Think about the things that you want to change in your life – drop some weight maybe, or get in shape? Perhaps you want to write a book, start saving for retirement or learn to play a musical instrument or another language? Truth is you already know how to get things done – you just haven’t quite gotten around to doing it yet.
Drop weight and get in shape? For most people that means you need to eat less and move more. Of course some people have significant health obstacles that don’t let them get things done but for most of us the path to better health is pretty clear.
Want to write a book? It’s simple – a page a day produces a book a year. All you have to do to get things done is plop your butt in your chair, put your fingers on your keyboard, and get to work.
Need to put away more money for retirement? The best way is to start putting away more money for retirement. Again, some people have real problems that frustrate their efforts to get things done but for most of us a few fewer dinners out, fewer trips to Starbucks, and a little more discipline with our charge cards would help a lot.
Want to learn to play the guitar or to speak Spanish? You do it the same way you get to Carnegie Hall – practice, practice, practice.
Here’s the thing though: Did I just reveal any super secret strategies you’d never thought of to get things done? Of course not – you already know how to do all those things we’re talking about. The reason they’re not getting done is because you’re not invested in doing them.
In a meeting with a potential client a few years ago my prospect talked enthusiastically about a great new business book she was reading. I dutifully wrote down the title and author’s name and had every intention of purchasing and reading the book the first chance I got.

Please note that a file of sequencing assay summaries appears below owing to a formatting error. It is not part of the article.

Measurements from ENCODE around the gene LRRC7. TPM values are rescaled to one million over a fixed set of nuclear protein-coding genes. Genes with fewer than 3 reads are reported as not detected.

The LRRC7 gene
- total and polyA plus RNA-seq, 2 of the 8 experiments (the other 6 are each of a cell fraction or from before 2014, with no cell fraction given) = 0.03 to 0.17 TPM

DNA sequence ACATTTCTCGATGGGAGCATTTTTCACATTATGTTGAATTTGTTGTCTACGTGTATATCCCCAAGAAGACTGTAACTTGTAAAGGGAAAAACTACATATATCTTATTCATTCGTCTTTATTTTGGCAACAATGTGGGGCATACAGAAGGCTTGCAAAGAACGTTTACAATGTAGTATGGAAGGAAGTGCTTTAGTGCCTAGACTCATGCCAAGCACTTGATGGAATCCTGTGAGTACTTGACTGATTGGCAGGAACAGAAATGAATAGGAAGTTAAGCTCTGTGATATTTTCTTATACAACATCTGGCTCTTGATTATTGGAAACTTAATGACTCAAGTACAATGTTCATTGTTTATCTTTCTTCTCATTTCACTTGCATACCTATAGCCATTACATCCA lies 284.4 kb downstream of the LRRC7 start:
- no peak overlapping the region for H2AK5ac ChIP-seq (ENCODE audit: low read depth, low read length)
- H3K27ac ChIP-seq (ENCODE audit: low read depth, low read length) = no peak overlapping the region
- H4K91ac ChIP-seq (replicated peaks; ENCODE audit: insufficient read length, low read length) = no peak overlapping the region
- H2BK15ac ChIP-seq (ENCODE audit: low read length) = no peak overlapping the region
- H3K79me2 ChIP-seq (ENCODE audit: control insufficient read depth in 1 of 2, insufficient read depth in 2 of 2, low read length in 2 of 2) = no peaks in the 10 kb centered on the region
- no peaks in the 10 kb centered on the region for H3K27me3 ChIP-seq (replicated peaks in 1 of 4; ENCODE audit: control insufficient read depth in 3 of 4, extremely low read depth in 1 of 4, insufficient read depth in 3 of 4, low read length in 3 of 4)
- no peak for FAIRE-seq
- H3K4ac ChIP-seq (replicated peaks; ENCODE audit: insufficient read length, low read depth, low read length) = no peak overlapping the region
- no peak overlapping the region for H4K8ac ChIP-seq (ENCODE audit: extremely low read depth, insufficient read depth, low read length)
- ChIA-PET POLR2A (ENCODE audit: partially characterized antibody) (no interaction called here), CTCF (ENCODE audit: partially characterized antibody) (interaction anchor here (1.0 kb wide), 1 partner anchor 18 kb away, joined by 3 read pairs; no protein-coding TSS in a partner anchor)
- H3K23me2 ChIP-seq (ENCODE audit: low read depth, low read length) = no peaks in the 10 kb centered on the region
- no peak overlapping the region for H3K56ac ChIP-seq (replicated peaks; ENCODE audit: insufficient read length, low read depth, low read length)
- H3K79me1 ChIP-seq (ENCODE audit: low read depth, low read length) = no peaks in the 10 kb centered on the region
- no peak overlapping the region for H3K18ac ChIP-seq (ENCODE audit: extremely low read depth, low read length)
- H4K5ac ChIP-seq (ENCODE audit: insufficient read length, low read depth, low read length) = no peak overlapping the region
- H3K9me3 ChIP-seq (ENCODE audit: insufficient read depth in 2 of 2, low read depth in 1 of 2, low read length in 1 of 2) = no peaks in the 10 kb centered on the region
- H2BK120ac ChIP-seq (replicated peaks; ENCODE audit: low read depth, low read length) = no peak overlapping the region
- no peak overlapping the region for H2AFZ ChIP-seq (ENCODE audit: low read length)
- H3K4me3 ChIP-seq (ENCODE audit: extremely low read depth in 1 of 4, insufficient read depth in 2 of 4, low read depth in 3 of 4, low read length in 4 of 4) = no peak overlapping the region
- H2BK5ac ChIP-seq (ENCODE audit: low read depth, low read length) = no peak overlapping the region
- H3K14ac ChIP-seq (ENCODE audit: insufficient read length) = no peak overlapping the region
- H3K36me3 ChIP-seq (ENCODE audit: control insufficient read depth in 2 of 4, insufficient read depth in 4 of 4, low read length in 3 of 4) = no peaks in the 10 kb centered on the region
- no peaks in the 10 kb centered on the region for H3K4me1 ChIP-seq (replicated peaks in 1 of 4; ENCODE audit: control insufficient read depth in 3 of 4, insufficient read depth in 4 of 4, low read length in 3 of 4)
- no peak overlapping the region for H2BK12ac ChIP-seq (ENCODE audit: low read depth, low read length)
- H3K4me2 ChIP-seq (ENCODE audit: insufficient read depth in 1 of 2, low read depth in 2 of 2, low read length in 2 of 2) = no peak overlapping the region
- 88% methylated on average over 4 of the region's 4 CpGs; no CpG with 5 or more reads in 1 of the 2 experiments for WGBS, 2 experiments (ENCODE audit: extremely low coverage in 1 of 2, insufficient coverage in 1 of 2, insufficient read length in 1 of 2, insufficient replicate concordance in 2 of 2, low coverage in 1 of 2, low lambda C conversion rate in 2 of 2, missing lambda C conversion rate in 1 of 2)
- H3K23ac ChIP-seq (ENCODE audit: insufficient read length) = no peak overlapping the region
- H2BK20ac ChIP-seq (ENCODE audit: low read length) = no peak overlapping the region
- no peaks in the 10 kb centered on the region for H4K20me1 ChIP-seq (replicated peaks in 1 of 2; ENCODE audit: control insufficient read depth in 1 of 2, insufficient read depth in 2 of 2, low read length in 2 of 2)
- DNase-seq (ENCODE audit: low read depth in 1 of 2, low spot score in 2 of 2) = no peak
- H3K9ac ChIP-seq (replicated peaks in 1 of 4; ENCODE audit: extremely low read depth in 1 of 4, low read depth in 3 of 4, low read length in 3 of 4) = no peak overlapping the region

John Lennon said, “Life is what happens when you’re busy doing other things,” and he was right – that’s exactly what happened to me. There was so much going on and it wasn’t like I didn’t already have a big stack of books piled up on my nightstand and in my Kindle. I’m embarrassed to tell you that I never bought – or read – the recommended book. Hey, I was reading as fast as I could.
But finally realizing that people probably don’t get around to purchasing or reading the books that I was recommending either, I came up with a new strategy. I started buying the books I suggested other people read and would send them along as unsolicited gifts. I’d simply buy them locally at Books & Books and drop them into FedEx. If I was in a real hurry I’d hop right onto Amazon from my smartphone and order my gift books before I even left the prospect’s parking lot.
The only problem was that when I’d ask people how they liked the books I was sending, they’d hem and haw and then sheepishly admit that they hadn’t even turned to page one. Sure they were excited to receive the free books and they really did mean to read them, and they appreciated it and all but they just hadn’t gotten around to actually reading them yet.
What I discovered was that people don’t read the books they don’t buy because they’ve got nothing invested in the task. And so learning how to get things done not only changed my gift giving habits but altered my pricing strategies as well.
When do people buy home security systems? AFTER their houses get broken into.
When do people start exercising? AFTER they have their first heart attack.
When do people listen to their attorney? AFTER they either get sued or AFTER they pay big legal bills.
Free advice isn’t worth what you pay for it NOT because the advice itself is necessarily bad but because it’s not implemented. Unfortunately it’s not until your customer has some skin in the game that they’re willing to take the steps necessary to figure out how to get things done.
Quite simply, people’s attention follows their investment. THAT’S how to get things done.
And that explains why people don’t read books until AFTER they’ve paid for them.